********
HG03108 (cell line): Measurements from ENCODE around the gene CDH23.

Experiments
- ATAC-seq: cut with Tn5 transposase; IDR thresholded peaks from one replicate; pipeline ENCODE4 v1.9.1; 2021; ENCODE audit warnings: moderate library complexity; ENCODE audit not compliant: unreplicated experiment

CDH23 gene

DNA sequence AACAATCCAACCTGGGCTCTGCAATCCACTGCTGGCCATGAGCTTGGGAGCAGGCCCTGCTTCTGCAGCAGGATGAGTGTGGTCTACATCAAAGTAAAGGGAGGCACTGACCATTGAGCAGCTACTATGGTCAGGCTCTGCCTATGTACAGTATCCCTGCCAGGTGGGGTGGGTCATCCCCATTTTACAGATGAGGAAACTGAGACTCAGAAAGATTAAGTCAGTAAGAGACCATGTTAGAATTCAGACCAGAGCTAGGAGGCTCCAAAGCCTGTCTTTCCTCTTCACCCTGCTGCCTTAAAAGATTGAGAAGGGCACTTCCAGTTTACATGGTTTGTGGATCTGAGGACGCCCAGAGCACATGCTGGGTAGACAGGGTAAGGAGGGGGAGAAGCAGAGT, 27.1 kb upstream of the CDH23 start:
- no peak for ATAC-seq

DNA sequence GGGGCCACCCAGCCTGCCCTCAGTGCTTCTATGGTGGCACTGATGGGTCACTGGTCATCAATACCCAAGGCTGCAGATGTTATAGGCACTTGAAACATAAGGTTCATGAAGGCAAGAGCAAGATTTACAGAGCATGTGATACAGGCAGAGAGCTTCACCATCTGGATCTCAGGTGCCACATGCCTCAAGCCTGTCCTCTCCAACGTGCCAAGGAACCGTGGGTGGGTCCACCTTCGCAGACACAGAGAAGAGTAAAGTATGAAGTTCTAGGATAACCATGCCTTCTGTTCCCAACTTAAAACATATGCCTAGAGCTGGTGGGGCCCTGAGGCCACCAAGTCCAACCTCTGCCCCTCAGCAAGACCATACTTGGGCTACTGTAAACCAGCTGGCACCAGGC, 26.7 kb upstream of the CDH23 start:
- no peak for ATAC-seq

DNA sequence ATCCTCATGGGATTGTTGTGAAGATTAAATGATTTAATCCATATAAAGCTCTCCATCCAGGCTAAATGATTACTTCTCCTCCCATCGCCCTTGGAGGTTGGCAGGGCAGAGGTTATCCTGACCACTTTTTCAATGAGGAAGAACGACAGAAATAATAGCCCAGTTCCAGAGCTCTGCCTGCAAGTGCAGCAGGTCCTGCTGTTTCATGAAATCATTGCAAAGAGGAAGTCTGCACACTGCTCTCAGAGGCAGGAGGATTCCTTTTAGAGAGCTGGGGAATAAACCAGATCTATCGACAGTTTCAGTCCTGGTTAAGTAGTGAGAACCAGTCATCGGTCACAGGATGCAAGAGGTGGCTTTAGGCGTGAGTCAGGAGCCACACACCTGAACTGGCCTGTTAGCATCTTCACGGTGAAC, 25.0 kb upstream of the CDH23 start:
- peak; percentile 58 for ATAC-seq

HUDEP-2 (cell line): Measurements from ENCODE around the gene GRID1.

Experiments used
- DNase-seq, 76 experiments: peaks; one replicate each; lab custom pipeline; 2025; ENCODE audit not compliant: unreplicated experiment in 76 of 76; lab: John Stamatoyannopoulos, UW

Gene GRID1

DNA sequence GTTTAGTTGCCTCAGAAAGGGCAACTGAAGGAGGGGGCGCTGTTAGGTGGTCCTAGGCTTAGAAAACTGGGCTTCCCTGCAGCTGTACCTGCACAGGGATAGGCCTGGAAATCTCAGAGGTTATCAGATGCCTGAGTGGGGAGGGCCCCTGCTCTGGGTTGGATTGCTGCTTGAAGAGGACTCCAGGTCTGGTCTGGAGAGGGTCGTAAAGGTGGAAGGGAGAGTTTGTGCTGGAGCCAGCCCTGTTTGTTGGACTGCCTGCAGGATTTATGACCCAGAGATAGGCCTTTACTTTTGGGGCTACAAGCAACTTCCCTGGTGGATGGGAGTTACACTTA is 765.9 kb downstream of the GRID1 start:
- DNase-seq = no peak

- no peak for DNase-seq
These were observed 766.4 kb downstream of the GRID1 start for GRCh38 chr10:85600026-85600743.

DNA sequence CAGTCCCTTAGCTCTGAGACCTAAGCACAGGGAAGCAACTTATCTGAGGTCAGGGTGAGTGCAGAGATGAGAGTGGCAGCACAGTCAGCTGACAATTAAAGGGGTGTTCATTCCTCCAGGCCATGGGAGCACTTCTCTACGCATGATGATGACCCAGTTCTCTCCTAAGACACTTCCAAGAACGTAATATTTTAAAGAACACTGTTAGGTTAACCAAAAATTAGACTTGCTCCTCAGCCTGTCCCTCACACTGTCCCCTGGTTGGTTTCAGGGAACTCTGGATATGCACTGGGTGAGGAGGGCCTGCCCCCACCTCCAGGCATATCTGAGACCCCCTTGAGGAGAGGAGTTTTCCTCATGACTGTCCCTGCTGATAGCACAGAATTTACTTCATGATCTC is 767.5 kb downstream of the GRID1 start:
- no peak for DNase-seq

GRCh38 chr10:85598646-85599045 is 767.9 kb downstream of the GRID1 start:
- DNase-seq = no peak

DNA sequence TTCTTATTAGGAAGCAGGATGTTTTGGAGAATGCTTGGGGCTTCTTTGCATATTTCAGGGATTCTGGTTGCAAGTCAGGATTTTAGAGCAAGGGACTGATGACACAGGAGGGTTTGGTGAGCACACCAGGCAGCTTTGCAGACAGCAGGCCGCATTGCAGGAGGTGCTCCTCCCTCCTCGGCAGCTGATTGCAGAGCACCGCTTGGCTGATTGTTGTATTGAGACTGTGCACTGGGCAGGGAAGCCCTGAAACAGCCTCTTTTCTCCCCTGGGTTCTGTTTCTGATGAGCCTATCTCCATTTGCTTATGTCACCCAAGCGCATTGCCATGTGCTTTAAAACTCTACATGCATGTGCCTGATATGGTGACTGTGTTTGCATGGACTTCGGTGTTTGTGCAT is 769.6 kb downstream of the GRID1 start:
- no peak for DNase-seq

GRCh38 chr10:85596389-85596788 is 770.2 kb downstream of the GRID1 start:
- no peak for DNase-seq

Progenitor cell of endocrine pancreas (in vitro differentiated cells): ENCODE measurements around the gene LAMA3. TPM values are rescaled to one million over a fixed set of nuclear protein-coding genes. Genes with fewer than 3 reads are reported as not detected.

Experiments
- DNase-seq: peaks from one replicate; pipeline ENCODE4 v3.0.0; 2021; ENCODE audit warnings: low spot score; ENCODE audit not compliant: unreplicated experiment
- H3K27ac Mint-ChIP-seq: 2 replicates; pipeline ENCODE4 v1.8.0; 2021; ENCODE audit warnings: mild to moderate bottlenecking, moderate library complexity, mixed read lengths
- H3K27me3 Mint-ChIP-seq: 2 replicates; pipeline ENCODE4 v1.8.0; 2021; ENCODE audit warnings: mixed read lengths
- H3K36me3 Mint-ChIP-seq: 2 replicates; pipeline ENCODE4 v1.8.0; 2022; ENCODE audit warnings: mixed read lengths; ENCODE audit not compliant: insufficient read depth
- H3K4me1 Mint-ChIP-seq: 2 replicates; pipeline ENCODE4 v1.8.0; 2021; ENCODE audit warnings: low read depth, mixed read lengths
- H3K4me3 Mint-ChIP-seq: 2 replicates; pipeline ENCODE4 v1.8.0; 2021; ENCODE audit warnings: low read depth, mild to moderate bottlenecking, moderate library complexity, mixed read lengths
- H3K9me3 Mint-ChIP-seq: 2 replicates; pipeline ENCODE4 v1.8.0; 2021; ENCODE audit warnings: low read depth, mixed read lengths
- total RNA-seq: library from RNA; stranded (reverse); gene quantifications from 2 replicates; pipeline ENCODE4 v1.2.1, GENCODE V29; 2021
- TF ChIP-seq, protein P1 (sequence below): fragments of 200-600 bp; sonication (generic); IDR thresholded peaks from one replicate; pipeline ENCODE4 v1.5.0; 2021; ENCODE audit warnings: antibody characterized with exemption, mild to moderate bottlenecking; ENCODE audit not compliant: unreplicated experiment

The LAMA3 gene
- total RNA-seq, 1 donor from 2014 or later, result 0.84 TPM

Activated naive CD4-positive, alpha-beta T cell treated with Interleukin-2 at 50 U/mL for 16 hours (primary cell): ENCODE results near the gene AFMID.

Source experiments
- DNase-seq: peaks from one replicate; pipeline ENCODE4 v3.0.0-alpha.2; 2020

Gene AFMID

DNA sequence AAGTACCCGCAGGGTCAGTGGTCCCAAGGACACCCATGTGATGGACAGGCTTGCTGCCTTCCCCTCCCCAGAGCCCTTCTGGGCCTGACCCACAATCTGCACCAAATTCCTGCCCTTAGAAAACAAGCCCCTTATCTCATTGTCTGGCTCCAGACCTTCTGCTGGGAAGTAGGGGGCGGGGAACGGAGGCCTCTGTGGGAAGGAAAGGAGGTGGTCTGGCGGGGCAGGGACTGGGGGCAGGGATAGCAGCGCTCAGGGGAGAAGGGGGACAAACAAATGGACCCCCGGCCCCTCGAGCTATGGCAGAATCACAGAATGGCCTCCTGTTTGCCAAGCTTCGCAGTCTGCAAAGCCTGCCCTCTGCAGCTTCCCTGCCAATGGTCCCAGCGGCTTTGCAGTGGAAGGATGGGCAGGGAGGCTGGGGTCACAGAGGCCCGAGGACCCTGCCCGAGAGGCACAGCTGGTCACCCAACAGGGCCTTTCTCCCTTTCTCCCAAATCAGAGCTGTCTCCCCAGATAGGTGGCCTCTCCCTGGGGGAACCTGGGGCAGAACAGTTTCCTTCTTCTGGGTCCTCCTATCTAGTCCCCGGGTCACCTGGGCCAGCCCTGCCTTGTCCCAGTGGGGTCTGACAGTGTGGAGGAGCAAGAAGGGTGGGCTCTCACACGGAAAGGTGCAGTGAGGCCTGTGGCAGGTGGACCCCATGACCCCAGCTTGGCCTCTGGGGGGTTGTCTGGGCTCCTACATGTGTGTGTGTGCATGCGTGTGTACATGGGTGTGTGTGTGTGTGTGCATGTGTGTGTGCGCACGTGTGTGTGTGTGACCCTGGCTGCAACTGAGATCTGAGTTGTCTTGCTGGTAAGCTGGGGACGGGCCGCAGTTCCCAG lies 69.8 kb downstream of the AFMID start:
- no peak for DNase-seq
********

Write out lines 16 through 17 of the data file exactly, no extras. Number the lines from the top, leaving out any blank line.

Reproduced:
- DNase-seq = no peak

- no peak for DNase-seq